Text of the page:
Sunday, May 17, 2020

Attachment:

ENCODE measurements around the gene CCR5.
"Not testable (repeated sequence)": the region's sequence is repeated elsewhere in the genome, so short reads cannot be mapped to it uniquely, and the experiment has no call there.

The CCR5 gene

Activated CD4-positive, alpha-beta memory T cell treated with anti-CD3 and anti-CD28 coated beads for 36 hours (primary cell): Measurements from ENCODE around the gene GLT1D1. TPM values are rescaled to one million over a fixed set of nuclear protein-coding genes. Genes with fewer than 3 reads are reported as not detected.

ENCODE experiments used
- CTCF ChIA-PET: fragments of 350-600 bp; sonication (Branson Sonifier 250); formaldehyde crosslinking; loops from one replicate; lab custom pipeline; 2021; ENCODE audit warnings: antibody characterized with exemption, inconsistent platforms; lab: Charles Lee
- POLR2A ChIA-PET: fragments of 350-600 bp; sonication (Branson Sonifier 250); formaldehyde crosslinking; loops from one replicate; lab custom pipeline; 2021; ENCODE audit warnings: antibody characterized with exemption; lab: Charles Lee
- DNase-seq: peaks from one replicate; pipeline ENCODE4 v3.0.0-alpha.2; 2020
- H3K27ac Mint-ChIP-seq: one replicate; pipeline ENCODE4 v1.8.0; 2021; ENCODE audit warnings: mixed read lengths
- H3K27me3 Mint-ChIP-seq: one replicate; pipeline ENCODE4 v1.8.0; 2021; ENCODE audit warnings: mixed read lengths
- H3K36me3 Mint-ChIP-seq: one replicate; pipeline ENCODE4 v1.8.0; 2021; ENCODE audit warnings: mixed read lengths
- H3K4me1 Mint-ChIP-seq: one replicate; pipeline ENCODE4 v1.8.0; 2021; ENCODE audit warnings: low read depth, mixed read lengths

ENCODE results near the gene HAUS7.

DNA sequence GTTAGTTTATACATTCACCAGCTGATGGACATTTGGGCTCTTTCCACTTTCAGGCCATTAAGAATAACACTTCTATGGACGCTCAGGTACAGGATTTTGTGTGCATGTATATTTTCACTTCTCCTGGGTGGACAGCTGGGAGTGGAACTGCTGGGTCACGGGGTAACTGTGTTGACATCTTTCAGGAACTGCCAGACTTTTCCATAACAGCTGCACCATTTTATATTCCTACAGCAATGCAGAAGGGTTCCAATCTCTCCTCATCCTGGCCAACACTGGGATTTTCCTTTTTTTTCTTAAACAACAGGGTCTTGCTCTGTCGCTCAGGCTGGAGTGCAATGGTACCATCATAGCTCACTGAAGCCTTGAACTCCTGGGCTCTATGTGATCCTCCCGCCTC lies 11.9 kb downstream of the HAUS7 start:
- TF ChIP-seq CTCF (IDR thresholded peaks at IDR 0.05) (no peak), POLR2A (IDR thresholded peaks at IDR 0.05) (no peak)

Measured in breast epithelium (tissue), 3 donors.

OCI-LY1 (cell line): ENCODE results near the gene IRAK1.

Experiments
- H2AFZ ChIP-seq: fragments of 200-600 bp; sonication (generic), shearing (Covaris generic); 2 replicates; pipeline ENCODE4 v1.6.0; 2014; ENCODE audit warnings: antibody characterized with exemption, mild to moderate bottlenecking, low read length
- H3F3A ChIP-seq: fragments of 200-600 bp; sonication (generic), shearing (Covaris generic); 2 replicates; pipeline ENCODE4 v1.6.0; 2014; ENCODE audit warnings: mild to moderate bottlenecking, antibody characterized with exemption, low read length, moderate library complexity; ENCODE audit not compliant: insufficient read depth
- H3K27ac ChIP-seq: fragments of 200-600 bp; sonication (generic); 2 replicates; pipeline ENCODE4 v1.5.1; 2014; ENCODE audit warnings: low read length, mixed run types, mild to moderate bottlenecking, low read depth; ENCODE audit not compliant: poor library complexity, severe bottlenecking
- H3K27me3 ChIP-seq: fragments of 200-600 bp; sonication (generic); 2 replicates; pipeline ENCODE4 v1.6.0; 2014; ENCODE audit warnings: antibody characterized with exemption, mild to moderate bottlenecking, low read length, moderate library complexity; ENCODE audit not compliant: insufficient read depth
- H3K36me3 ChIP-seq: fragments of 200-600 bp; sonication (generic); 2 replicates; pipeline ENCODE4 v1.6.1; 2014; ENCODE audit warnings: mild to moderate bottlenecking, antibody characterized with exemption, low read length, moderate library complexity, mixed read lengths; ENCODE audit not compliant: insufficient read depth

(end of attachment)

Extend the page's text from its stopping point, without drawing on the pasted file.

Symptoms And Treatment Of Hiv - 1493 Words